Relationships between growth, survival, physiology and behaviour — A multi-criteria approach to Haliotis tuberculata phenotypic traits

Type Article
Date 2017-01
Language English
Author(s) Lachambre Sebastien1, 2, Huchette Sylvain2, Day Rob3, Boudry PierreORCID5, Rio-Cabello Antoine1, Fustec Timothee4, Roussel Sabine1
Affiliation(s) 1 : Univ Brest, CNRS, IFREMER, IRD,LEMAR,IUEM, F-29280 Plouzane, France.
2 : France Haliotis, F-29880 Plouguerneau, France.
3 : Univ Melbourne, Dept Zool, Parkville, Vic 3010, Australia.
4 : Inst Super Agr, 48 Blvd Vauban, F-59046 Lille, France.
Source Aquaculture (0044-8486) (Elsevier Science Bv), 2017-01 , Vol. 467 , P. 190-197
DOI 10.1016/j.aquaculture.2016.04.028
WOS© Times Cited 7
Note Cutting Edge Science in Aquaculture 2015
Keyword(s) Haliotis tuberculata, Growth, Behaviour, Physiology, Multivariate analysis, Phenotyping
Abstract Abalone growth rate is often identified among important traits to improve through selective breeding. However, the rapid success of some selective breeding plans has sometimes led to negative effects in some aquaculture species due to trade-offs. One of them is the loss of homeostasis of selected animals which results in the inability to resist the stress experienced during the rearing process. In this context, this study aimed to analyze the phenotypic relationships between growth, and physiological and behavioural traits in Haliotis tuberculata under stressful conditions. Eleven traits related to growth, immunity, reproduction and behaviour were recorded under laboratory conditions. A total of 120 adults from wild or farm origin were first monitored during a 3-week stress period (high density and acute stress handling) during winter, followed by 6 months on-growing in sea-cages. Relationships between parameters were analyzed using a multi-factorial approach. Wild and farm stocks could only be discriminated on behaviour traits, confirming that the French abalone industry is in the beginning of the domestication process. After 3 weeks of chronic stress, the righting latency of an abalone was linked to better survival and faster growth. Abalones having the best growth after 6 months were characterized by higher activity during the previous winter period, whereas an early gonad maturation reduced the growth in summer. Our results provide a basis for the establishment of a multi-trait breeding program to improve the growth rate while controlling the evolution of physiological and behavioural traits.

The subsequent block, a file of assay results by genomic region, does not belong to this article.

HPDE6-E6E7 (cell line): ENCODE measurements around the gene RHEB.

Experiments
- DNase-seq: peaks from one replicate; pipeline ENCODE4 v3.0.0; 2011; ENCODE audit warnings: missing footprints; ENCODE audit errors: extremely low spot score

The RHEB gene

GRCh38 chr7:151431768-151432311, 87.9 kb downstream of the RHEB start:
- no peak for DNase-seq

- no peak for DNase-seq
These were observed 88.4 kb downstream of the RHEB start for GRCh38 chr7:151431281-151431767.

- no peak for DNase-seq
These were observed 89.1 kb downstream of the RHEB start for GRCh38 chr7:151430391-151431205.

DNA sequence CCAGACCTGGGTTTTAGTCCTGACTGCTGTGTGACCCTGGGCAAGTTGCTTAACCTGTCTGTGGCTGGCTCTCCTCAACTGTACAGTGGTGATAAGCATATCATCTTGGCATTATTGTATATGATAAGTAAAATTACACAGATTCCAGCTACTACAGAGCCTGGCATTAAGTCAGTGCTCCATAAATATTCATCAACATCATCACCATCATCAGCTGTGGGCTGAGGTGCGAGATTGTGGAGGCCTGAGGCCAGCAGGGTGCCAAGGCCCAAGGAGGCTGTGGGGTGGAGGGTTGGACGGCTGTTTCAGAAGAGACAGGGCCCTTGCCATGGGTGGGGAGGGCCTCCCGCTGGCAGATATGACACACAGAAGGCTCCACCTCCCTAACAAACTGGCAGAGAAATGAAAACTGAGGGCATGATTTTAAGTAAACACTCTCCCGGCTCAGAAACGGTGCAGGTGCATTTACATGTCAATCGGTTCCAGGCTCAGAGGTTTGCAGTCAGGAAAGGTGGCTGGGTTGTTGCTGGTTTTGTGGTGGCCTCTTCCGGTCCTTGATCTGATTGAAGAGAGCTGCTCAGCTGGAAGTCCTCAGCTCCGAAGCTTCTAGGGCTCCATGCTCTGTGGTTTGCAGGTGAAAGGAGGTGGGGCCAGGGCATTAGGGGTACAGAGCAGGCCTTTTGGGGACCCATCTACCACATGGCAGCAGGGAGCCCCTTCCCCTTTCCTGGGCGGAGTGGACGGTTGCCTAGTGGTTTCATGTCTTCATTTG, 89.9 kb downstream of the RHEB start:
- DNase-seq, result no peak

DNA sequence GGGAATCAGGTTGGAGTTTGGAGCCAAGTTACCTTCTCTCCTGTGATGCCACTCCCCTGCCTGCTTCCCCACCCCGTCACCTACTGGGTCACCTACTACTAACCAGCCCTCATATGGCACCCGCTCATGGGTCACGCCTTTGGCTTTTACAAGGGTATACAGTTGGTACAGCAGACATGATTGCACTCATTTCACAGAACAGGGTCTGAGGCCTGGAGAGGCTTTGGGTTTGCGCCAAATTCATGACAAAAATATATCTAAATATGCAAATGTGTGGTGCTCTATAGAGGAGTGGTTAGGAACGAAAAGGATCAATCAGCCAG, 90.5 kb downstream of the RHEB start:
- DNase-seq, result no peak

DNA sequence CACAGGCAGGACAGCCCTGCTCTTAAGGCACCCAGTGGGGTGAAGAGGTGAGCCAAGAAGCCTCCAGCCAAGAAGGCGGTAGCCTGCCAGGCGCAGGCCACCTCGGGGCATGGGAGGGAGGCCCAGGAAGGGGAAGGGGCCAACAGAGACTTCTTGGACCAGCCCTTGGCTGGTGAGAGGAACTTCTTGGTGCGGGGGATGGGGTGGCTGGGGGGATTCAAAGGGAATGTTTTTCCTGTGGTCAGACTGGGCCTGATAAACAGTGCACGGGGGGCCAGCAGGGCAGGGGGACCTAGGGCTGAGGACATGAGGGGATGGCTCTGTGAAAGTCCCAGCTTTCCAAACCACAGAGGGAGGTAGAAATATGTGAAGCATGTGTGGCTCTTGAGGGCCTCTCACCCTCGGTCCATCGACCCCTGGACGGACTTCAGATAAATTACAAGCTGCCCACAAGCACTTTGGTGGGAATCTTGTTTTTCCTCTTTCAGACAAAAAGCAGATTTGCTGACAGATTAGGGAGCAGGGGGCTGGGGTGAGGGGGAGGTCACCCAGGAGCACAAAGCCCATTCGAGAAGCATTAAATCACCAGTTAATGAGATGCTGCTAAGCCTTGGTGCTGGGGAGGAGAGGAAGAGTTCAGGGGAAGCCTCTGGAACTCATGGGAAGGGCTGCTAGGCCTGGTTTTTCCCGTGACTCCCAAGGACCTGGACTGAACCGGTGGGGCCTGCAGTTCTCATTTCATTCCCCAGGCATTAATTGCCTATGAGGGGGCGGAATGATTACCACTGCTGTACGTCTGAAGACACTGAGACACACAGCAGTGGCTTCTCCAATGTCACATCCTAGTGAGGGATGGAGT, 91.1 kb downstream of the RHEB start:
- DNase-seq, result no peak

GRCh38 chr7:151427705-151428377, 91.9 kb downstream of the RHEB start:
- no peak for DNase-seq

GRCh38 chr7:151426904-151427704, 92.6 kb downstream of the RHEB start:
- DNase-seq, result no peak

Statement of relevance

The relationships of behavioural and physiological variables with survival and weight gain after application of important stressors were studied in order to provide a better understanding of Haliotis tuberculata biology during early domestication stage. This paper will give information on new targets and tools for selective breeding.
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